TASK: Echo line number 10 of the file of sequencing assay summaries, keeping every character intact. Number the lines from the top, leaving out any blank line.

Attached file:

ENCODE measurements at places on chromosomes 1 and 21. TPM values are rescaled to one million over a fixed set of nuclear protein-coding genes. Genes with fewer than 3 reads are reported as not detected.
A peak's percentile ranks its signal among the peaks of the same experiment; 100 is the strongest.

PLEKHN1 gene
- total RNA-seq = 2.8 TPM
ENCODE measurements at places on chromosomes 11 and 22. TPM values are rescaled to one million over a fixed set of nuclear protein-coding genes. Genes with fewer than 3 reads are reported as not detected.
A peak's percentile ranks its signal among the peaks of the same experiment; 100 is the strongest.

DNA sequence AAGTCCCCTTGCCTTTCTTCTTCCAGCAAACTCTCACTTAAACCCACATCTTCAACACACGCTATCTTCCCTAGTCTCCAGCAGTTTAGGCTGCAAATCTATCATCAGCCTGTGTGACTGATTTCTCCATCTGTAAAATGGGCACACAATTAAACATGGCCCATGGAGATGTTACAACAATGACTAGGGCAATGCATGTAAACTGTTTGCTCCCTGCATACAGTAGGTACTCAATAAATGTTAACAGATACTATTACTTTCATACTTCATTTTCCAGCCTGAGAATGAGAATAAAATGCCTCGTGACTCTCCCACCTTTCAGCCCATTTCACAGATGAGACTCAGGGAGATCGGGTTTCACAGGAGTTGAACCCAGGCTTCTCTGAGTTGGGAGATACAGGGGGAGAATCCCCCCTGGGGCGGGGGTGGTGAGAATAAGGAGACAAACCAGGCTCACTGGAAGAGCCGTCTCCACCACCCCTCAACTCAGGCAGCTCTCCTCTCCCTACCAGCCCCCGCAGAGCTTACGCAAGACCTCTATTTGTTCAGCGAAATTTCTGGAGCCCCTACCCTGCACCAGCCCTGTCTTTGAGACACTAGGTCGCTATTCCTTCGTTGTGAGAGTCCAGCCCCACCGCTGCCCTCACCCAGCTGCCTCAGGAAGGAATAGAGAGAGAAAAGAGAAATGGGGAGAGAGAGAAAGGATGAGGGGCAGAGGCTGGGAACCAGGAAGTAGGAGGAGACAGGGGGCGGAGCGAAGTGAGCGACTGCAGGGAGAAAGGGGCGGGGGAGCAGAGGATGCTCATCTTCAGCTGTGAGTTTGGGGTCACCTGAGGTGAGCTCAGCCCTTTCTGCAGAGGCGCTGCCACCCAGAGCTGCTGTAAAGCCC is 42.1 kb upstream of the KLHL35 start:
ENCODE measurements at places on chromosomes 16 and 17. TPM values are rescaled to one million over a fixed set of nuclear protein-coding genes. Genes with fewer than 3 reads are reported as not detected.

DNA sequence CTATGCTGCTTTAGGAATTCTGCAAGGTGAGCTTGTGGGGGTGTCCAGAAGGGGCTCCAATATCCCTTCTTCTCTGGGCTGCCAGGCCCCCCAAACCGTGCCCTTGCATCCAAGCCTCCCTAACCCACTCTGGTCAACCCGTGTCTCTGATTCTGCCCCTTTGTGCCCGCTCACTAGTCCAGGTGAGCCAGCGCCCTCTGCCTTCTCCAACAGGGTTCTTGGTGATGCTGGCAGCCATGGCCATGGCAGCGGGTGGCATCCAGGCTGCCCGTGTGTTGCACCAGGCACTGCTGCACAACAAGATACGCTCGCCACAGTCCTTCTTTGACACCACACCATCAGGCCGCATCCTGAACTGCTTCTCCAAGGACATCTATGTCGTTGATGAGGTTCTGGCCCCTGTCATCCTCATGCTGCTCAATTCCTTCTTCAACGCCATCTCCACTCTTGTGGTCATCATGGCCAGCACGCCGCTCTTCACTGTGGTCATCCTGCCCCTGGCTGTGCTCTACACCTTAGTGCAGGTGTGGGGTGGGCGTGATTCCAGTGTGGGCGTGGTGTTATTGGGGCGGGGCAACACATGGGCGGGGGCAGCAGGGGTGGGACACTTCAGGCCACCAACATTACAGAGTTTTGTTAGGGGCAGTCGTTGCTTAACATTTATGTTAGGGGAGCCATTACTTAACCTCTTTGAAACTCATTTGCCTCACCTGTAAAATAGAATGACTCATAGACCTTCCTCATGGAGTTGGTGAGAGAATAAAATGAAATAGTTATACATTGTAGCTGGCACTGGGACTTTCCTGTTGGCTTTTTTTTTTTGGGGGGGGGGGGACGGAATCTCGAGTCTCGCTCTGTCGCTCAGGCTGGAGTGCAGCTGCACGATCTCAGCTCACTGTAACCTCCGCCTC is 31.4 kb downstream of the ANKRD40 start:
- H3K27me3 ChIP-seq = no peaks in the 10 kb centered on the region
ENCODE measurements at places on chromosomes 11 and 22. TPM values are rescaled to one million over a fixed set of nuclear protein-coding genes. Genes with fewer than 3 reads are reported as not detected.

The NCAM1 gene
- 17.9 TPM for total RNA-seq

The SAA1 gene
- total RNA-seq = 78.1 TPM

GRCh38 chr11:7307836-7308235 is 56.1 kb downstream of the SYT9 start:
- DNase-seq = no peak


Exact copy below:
- H3K27me3 ChIP-seq = no peaks in the 10 kb centered on the region